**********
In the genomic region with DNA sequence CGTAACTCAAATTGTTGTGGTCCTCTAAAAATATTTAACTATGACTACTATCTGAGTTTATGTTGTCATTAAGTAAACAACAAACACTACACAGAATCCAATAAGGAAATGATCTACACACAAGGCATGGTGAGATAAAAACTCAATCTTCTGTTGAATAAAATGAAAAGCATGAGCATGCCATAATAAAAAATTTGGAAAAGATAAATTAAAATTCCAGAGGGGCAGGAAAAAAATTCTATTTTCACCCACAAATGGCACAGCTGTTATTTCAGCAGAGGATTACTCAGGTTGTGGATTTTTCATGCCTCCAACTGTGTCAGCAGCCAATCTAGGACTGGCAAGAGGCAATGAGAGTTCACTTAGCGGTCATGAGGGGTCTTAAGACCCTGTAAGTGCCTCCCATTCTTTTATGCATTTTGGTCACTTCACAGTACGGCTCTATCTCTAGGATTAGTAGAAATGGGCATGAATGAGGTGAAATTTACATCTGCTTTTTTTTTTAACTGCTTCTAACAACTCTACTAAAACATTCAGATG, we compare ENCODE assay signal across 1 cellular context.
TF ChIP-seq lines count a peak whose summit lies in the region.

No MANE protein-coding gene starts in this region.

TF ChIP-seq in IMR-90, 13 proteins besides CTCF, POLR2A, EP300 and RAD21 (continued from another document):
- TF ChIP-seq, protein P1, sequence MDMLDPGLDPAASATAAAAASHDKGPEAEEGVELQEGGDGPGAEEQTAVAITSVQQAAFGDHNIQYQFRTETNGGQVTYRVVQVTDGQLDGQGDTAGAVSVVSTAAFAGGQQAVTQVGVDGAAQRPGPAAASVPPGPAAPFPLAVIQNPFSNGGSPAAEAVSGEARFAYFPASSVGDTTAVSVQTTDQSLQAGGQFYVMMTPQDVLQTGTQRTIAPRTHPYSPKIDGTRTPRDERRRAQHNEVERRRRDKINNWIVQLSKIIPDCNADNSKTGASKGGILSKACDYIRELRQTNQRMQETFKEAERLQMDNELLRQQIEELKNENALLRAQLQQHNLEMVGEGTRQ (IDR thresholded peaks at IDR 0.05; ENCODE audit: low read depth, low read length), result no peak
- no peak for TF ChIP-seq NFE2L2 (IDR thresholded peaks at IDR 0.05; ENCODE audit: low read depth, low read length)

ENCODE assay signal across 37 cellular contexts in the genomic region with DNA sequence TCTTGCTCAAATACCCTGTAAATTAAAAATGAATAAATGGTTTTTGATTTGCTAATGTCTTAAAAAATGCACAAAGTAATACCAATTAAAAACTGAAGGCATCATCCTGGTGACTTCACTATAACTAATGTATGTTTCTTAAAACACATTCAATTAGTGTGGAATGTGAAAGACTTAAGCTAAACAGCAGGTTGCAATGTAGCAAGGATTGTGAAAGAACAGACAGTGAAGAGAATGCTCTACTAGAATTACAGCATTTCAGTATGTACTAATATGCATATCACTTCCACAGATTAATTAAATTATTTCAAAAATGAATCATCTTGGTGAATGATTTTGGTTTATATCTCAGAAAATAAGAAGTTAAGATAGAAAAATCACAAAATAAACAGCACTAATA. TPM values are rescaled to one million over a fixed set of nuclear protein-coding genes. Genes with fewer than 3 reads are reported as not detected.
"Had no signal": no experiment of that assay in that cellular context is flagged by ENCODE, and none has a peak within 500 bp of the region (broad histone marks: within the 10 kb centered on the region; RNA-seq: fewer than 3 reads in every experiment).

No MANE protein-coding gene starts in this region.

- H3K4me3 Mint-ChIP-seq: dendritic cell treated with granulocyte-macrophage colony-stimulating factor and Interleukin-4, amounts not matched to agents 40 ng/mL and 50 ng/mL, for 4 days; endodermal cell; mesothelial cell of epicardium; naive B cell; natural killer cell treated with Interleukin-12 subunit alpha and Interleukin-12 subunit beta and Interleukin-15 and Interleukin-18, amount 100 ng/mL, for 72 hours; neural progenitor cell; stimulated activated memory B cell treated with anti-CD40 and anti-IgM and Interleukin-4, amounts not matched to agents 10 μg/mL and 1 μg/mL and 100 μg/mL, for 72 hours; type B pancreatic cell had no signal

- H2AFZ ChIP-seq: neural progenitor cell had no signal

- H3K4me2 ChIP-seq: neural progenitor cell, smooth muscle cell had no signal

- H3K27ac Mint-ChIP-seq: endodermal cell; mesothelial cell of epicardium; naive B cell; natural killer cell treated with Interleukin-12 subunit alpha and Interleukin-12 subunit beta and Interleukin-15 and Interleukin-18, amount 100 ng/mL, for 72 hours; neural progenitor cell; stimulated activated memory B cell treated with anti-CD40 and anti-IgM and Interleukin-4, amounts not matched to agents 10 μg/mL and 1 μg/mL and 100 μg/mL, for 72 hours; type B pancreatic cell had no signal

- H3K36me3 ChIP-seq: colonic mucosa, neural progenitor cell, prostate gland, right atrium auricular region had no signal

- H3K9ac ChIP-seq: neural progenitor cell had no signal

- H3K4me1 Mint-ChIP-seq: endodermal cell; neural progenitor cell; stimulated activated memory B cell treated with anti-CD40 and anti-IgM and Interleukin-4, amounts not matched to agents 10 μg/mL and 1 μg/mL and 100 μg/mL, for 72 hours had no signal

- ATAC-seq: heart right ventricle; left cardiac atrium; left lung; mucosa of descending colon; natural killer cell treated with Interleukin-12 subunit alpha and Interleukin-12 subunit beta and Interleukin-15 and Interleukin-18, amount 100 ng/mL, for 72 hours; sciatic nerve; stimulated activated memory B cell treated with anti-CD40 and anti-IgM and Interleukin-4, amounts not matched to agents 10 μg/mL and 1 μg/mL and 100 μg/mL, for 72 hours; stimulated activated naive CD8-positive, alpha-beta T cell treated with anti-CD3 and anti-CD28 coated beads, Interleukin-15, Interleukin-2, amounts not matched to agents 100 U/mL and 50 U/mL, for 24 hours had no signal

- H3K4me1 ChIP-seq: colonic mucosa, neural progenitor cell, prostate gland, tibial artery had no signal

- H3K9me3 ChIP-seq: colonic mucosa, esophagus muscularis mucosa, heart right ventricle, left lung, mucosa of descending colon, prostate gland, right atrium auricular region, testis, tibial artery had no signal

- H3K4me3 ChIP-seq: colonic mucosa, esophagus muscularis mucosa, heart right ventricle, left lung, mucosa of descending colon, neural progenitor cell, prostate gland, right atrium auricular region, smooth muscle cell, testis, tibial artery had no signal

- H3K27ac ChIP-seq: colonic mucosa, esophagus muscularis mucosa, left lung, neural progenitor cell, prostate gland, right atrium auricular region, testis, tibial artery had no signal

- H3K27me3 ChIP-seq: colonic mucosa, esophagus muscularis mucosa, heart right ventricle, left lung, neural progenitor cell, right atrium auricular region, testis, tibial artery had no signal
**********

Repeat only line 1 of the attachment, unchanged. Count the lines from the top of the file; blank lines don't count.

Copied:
In the genomic region with DNA sequence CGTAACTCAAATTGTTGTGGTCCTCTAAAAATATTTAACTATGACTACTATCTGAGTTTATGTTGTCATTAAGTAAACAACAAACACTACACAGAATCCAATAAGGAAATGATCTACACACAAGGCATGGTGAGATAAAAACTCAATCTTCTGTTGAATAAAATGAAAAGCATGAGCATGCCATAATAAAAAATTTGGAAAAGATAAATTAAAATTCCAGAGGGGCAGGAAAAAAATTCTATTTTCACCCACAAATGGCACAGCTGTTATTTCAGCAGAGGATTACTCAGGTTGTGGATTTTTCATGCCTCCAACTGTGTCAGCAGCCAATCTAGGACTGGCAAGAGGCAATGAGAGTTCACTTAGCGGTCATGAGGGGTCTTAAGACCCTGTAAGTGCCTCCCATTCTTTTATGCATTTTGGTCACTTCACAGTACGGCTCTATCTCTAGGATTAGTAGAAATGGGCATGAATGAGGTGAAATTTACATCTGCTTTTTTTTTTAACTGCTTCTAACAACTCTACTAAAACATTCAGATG, we compare ENCODE assay signal across 1 cellular context.